International student med school admission?

Discussion in 'Medical Students - MD' started by niksem, Feb 26, 2002.

  1. niksem

    niksem Member

    Joined:
    Feb 24, 2002
    Messages:
    45
    Likes Received:
    0
    I am originally from Russia. I am in junior standing right now and am in 4-year college in Nebraska. I will apply into a med school this Summer. When I started to research different medical schools and compare them, I found that there are many schools that do not accept international students. Most of them are public schools. I was also suprised that the university for which I have done some research in past year do not accept international students either.
    By the time I apply into a medical school, I would have had more than 3 years of staying in US and PAYING taxes. Why would not public school accept p
     
  2. Thread continues after this sponsor message. SDN Members do not see this ad.

  3. squeek

    squeek Senior Member

    Joined:
    Jan 21, 2002
    Messages:
    224
    Likes Received:
    1
    US med schools will accept you if you have:
    1) Permanent resident/alien status, or
    2) a Greencard.
     
  4. tBw

    tBw totally deluded

    Joined:
    Oct 6, 2001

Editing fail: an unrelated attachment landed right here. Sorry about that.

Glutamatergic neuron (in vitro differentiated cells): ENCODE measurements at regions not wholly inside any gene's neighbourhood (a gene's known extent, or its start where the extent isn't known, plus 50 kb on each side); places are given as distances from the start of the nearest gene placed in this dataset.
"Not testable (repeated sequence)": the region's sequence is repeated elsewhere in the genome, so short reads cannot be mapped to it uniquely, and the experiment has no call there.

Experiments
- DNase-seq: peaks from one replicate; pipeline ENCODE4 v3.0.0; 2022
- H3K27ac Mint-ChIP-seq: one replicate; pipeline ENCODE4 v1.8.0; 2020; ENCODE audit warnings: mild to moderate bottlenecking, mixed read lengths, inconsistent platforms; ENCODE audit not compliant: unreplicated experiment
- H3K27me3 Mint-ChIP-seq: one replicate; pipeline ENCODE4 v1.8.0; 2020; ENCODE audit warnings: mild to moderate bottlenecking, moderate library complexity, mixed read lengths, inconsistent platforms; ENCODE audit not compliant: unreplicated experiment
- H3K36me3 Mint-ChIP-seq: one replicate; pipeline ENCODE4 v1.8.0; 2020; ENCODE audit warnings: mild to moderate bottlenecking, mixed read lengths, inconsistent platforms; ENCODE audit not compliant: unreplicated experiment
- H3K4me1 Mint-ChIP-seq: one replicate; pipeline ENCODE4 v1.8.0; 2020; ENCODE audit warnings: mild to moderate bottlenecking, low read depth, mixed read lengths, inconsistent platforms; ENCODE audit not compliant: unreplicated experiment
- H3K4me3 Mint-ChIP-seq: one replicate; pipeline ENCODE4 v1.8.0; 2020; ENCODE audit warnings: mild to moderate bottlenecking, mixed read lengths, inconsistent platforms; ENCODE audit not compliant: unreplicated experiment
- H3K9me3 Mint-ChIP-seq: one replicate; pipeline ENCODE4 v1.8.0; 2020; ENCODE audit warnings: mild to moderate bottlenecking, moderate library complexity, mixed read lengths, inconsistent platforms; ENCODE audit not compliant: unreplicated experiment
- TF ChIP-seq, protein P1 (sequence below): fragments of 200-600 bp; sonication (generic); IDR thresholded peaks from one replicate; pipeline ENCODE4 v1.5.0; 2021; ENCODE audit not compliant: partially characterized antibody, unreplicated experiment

Messages:
    5,442
    Likes Received:
    16
    squeek is correct. However, having a greencard means you are a permanent resident, and vice versa. These are not two seperate categories, they are the same thing.

    As far as feeling discriminated against I guess I think you are fortunate to have been able to come to this country and study. Continuing on with those studies is a priviledge, not a right. As public medical schools receive federal and state funds to train physicians to work in the US it is not unreasonable that they require you to show some plan/ability to remain in the US - like permanent residency. Some private schools will accept you without this but you will normally have to put 4 years tuition in escrow before being accepted. Again, they are ensuring that they receive payment in advance for the training position they offer, rather than risking someone leaving the country mid-degree without completing or fully paying off loans and tuition. I, personally, think that is reasonable also.
     
  5. Rafaelc378

    Rafaelc378 Junior Member

    Joined:
    Dec 3, 2001
    Messages:
    20
    Likes Received:
    0
    Squeek, having a green card makes you a permanent resident/resident alien. So therefore 1 & 2 are the same thing. Sorry if I'm nit picking.

    Niksem, eurotrash is right. And I agree with what he said. If you are serious about attending medical school in the US, perhaps you should look into having your status changed into that of a permanent resident/green card holder. Staying in the US for three years really means nothing if your visa only allows you to stay for the duration of your schooling. And as for taxes, that also means nothing either. My uncle (Philippine citizen) is in California working on an H-1 visa and pays taxes. My dad (US Citizen) owns rental property in the Philippines and pay Philippine taxes. Though they can be a big bite, paying taxes are a necessity for the public services that the gov't provides. You are only contributing your fair share when you pay taxes.

    -Raf
     

Share This Page